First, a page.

OSEP explained that LEAs should also remind parents that they may require the records, such as an IEP, for other purposes, including college or employment accommodations, public benefits, or insurance. As a result, parents may want to exercise their right to access those records and request copies of the records that they will need to acquire post-school benefits in the future before they are destroyed.

While OSEP’s guidance is informal and is not legally binding, it represents an interpretation of the IDEA by the U.S. Department of Education in the context of the specific facts presented.  In addition, this guidance serves as an important reminder for LEAs to ensure their policies and procedures for retention and destruction of student records meet the state and federal legal requirements for students with disabilities.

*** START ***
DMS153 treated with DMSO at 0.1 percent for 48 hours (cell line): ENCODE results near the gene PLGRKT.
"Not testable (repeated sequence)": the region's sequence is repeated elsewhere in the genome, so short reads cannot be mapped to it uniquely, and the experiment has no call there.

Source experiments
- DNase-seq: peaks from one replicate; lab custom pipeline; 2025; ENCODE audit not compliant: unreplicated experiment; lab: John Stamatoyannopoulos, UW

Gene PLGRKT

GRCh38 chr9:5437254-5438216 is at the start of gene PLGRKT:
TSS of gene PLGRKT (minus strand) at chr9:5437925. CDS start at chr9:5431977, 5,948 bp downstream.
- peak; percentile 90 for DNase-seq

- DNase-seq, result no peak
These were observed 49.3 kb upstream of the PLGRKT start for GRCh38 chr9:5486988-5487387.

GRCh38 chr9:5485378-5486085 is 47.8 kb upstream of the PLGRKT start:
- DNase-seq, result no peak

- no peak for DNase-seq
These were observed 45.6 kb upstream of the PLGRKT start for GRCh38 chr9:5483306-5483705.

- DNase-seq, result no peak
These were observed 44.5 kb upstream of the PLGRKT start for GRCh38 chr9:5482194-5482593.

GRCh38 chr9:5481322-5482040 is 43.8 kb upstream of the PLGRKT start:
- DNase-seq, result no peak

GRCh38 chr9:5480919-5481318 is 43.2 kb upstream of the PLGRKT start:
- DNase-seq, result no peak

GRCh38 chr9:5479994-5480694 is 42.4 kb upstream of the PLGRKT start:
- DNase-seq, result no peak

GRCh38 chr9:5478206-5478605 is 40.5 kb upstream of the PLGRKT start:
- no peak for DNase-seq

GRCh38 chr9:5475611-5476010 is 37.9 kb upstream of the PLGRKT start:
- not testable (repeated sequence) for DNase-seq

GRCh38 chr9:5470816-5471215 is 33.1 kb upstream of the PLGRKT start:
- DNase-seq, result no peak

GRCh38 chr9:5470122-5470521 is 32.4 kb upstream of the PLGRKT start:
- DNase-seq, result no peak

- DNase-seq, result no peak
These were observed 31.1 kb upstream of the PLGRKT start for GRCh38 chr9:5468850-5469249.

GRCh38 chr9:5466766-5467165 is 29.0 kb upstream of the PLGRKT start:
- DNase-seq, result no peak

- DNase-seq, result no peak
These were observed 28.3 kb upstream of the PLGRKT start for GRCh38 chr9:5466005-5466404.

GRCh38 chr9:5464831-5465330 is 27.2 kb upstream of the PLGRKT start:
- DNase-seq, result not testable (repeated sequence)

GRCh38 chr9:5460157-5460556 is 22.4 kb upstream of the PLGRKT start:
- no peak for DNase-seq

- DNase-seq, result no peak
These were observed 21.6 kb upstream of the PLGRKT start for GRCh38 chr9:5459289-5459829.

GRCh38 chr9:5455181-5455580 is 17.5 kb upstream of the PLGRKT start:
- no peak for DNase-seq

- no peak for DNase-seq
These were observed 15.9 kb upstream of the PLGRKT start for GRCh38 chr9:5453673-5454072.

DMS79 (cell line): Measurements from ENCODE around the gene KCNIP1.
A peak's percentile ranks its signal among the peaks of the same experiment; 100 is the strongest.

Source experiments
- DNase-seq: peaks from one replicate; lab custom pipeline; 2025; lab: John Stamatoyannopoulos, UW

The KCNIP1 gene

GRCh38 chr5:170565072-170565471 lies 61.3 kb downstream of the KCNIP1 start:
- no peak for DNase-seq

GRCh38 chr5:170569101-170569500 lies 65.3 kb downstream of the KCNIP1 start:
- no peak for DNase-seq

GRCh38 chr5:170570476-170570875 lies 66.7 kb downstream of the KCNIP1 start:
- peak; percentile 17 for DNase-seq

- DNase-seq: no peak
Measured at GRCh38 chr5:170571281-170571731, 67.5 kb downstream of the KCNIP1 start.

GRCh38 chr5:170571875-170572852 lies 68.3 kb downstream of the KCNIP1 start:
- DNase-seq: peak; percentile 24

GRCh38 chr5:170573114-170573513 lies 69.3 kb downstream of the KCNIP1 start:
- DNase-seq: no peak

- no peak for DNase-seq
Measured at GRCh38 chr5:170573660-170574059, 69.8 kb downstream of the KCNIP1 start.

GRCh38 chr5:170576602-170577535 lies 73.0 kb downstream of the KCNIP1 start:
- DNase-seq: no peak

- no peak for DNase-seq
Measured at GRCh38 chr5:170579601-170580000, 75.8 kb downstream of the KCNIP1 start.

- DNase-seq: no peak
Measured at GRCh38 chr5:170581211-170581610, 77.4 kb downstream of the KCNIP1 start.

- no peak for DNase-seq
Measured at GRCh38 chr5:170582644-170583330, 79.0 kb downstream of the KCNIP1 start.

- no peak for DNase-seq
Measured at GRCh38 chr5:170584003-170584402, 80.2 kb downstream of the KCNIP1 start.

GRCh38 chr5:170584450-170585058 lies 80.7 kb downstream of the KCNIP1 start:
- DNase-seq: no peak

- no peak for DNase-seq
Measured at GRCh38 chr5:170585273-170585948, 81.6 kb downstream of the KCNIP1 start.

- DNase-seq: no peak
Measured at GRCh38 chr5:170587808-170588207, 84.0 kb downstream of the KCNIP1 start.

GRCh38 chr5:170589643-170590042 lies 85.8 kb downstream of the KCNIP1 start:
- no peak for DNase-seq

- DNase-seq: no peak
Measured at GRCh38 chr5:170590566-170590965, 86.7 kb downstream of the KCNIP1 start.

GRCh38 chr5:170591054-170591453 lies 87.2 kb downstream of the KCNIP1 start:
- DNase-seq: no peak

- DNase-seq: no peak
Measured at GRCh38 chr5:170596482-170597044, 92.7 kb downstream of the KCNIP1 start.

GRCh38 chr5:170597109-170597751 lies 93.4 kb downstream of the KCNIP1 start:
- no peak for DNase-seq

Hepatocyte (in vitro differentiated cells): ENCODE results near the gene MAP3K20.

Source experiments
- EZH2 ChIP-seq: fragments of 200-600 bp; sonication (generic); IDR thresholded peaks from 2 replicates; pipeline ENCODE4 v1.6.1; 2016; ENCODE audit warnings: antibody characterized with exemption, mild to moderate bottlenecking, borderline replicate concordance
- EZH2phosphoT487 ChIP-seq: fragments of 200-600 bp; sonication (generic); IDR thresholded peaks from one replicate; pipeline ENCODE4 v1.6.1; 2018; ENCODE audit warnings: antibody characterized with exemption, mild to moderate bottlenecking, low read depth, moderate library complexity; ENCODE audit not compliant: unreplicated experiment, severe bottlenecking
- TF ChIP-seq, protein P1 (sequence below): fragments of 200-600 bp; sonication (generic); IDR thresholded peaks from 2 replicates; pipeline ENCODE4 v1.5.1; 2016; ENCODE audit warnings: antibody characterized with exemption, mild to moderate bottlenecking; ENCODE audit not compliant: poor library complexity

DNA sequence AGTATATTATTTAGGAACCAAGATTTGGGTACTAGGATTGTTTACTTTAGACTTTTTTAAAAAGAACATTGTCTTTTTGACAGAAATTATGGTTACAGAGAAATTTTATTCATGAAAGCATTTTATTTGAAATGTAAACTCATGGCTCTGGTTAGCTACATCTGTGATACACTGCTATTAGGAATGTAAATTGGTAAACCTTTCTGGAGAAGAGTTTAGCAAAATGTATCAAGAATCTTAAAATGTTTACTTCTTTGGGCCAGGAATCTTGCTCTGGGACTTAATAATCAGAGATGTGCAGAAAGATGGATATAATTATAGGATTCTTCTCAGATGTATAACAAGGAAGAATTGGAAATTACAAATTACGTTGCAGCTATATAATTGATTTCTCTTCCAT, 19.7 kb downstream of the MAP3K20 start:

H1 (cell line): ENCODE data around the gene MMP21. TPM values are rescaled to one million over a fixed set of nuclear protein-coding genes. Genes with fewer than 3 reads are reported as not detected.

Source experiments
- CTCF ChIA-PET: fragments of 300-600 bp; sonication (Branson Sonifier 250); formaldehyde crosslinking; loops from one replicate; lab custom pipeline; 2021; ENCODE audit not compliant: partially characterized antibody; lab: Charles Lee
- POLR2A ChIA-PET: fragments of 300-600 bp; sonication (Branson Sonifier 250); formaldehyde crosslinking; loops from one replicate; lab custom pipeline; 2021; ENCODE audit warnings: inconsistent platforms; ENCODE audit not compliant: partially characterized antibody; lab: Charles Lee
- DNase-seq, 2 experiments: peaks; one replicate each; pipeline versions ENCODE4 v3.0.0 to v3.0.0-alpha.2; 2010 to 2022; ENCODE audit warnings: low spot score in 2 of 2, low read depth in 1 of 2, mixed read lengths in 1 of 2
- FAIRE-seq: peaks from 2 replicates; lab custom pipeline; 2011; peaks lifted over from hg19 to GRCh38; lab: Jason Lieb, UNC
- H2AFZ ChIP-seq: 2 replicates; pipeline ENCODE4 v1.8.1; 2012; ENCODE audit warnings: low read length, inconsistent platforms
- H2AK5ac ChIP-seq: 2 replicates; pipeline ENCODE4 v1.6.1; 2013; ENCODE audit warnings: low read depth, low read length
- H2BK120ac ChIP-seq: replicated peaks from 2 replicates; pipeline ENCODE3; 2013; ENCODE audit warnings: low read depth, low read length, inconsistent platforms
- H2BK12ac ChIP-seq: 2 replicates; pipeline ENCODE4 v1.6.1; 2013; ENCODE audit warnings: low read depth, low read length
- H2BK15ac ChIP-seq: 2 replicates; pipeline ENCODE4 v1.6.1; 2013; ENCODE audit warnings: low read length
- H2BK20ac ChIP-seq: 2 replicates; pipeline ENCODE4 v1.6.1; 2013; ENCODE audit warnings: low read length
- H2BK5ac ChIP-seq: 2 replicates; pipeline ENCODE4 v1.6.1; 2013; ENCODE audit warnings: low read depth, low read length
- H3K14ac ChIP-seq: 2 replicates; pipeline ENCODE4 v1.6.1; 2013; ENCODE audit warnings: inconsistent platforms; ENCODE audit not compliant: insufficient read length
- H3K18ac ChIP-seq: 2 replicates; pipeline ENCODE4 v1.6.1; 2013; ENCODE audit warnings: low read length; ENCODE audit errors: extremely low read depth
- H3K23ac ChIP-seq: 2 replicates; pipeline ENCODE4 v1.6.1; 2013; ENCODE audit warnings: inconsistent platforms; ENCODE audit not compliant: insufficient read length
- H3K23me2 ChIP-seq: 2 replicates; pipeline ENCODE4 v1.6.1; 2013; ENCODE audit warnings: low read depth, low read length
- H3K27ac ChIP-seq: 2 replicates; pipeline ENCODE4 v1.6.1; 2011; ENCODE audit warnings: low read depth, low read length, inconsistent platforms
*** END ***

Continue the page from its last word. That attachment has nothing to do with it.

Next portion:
Supreme Court Holds IEPs Must Be “Reasonably Calculated to Enable a Child to Make Progress Appropriate in Light of the Child’s Circumstances"


  • Where a student is educated outside of the general classroom setting, his or her IEP must be “reasonably calculated to enable a child to make progress appropriate in light of the child’s circumstances.”
  • This progress must be “appropriately ambitious in light of his [or her] circumstances,” as “every child should have the chance to meet challenging objectives.”
  • The goals should be written by someone knowledgeable about the student’s individual needs, present capabilities, and potential for growth, and include significant input from the student’s parent(s) and/or guardian(s).